WALTHAM, Mass. – All Kathryn Peirce knew about her mother's twin was that the baby died at birth and was probably a boy. After years of research, her cousin uncovered a birth certificate that revealed the baby was actually a girl. They also learned she was buried at St. Joseph cemetery in Boston in 1923, though Peirce couldn't find a cemetery of that name in the city.
The mystery was solved this year when archeologists discovered a forgotten burial site on the grounds of St. Joseph church in Boston's Roxbury section.
On Saturday, Peirce's aunt was honored along with more than 1,200 others in a ceremony led by officials from the Boston Archdiocese.
Bishop Walter J. Edyvean and The Rev. Walter Waldron, former pastor at St. Joseph, led more than 60 people who gathered at Calvary Cemetery in Waltham to dedicate the new, final resting place for the bodies forgotten for decades.
"We don't think the baby had a ceremony or a blessing, so this was nice," Peirce said.
St. Joseph church was built in 1845 and the cemetery established soon after. By 1868 it had filled, mostly with young families of Irish immigrants who presumably fled their home country during the potato famine.
By 1882, according to the archdiocese, the cemetery had been wiped from city maps and tombstones had disappeared.
Earlier this year, the church property was sold to the Roxbury Charter High School. During preliminary surveys, an archaeological team found a human bone. The team, as well as members of the church, had mistakenly believed that the bodies from the cemetery were exhumed and reinterred elsewhere, said Kirk VanDyke, one of the field archeologists.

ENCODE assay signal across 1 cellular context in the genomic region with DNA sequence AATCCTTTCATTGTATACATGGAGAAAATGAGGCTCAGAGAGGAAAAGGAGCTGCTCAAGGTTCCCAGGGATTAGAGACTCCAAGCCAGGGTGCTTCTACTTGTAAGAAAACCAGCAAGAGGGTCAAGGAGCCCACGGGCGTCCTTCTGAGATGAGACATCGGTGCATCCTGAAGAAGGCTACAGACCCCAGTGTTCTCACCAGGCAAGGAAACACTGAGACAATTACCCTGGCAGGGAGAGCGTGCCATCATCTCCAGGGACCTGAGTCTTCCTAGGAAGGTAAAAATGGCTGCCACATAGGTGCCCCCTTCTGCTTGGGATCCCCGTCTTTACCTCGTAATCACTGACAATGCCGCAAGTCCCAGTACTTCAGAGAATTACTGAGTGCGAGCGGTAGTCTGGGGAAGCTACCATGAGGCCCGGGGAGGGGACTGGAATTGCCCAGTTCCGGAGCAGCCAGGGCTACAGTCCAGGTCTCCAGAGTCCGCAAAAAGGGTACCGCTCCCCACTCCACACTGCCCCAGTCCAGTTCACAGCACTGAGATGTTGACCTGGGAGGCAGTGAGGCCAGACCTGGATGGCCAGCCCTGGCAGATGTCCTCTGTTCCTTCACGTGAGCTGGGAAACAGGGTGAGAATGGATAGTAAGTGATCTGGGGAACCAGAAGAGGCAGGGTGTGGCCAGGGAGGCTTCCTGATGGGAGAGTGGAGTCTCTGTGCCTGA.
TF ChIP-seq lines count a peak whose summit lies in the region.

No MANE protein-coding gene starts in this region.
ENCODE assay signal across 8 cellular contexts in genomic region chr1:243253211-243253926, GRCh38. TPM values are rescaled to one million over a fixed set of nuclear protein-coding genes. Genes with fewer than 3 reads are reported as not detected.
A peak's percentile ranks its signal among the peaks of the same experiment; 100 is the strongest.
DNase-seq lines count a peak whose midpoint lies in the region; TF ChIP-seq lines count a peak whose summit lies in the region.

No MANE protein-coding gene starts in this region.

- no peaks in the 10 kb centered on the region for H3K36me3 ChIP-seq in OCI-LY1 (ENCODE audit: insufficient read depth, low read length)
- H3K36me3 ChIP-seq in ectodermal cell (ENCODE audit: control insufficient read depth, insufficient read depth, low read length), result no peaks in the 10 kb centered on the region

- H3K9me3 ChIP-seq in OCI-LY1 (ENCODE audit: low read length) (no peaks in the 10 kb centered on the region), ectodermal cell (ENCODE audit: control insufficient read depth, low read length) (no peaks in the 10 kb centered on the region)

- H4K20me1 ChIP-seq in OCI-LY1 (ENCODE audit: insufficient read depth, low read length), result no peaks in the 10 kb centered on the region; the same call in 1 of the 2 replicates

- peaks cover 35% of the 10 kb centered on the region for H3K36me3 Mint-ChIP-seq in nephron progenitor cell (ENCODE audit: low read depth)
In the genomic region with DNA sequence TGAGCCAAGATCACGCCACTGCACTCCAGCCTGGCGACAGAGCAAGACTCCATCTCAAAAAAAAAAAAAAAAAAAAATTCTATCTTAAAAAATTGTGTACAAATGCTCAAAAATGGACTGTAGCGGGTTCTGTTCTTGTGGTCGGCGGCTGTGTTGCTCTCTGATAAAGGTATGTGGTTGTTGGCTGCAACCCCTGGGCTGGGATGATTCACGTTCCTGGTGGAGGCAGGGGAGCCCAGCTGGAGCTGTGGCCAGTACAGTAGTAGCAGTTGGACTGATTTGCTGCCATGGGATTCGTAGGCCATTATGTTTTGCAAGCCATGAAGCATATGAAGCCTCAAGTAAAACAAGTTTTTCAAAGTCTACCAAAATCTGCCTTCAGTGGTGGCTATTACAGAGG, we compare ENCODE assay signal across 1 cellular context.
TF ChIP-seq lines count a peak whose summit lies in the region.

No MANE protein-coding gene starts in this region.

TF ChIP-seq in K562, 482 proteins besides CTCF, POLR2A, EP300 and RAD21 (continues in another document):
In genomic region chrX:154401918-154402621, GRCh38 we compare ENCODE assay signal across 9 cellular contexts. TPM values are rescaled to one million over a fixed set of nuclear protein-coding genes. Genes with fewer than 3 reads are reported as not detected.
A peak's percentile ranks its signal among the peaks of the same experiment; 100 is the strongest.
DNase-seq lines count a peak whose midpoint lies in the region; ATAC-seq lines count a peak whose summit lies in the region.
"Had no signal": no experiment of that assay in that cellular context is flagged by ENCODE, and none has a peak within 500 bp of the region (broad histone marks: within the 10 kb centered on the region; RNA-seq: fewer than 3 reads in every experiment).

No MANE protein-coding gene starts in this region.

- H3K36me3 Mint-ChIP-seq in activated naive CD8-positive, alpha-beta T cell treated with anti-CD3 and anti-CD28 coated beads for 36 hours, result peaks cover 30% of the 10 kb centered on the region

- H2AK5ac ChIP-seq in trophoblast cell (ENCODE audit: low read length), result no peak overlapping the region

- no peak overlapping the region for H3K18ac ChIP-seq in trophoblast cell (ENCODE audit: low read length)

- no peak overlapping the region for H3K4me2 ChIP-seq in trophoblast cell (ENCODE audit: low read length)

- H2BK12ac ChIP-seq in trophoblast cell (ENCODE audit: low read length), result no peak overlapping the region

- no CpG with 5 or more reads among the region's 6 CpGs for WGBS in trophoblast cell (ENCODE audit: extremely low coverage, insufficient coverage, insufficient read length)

When the work was finished, the team had recovered the remains of 1,238 people.
"I don't think that anyone expected so many people," VanDyke said. "Every scoop full of dirt, we hoped it would be that last."
There was no map of the grave site, according to Robert Visconti, executive director of The Catholic Cemetery Association of the Archdiocese of Boston, so the bodies were exhumed one grave shaft at a time. They were recently reinterred at the Calvary Cemetery.
A statue of St. Joseph stands in a flower bed at the center of the new plot atop a podium that was found at the excavation site among the rubble of broken headstones.
Attached is a plaque with an Irish phrase that would have been common on a mid-19th century tombstone, which translates to "To the right of God their souls will sit."
After learning about the burial site at St. Joseph, Peirce and her family decided to give her aunt a "good, Irish name": Francis Therese Wrenn.
Peirce said her mother, who was buried at a Calvary Cemetery in nearby Woburn, would be happy her sister received a proper burial.
"It's just ironic, they're both at Calvary," Peirce said. "It's like the twins are in the same cemetery."